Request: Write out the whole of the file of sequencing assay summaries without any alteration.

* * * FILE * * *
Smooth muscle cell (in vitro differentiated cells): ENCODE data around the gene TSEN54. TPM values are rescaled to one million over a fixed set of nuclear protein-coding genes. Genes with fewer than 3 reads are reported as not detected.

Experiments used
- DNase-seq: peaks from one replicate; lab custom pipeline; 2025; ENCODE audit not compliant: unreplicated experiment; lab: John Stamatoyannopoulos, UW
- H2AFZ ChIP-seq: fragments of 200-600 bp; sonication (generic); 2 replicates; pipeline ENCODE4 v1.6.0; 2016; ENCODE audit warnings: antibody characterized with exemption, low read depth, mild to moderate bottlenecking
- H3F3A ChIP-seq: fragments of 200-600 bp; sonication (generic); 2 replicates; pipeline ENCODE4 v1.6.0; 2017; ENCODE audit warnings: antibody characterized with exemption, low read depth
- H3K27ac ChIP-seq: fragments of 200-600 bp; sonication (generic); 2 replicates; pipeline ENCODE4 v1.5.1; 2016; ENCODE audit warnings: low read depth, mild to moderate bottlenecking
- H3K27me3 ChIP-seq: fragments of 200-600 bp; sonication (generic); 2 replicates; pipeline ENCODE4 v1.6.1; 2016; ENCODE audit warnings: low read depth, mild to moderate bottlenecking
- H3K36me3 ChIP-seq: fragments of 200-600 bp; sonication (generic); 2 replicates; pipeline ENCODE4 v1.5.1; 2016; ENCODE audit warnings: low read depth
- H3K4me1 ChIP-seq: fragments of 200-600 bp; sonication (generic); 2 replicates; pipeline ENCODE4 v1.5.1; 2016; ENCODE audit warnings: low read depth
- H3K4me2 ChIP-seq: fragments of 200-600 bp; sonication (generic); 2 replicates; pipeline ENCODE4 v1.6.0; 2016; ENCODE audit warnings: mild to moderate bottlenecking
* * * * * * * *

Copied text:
Smooth muscle cell (in vitro differentiated cells): ENCODE data around the gene TSEN54. TPM values are rescaled to one million over a fixed set of nuclear protein-coding genes. Genes with fewer than 3 reads are reported as not detected.

Experiments used
- DNase-seq: peaks from one replicate; lab custom pipeline; 2025; ENCODE audit not compliant: unreplicated experiment; lab: John Stamatoyannopoulos, UW
- H2AFZ ChIP-seq: fragments of 200-600 bp; sonication (generic); 2 replicates; pipeline ENCODE4 v1.6.0; 2016; ENCODE audit warnings: antibody characterized with exemption, low read depth, mild to moderate bottlenecking
- H3F3A ChIP-seq: fragments of 200-600 bp; sonication (generic); 2 replicates; pipeline ENCODE4 v1.6.0; 2017; ENCODE audit warnings: antibody characterized with exemption, low read depth
- H3K27ac ChIP-seq: fragments of 200-600 bp; sonication (generic); 2 replicates; pipeline ENCODE4 v1.5.1; 2016; ENCODE audit warnings: low read depth, mild to moderate bottlenecking
- H3K27me3 ChIP-seq: fragments of 200-600 bp; sonication (generic); 2 replicates; pipeline ENCODE4 v1.6.1; 2016; ENCODE audit warnings: low read depth, mild to moderate bottlenecking
- H3K36me3 ChIP-seq: fragments of 200-600 bp; sonication (generic); 2 replicates; pipeline ENCODE4 v1.5.1; 2016; ENCODE audit warnings: low read depth
- H3K4me1 ChIP-seq: fragments of 200-600 bp; sonication (generic); 2 replicates; pipeline ENCODE4 v1.5.1; 2016; ENCODE audit warnings: low read depth
- H3K4me2 ChIP-seq: fragments of 200-600 bp; sonication (generic); 2 replicates; pipeline ENCODE4 v1.6.0; 2016; ENCODE audit warnings: mild to moderate bottlenecking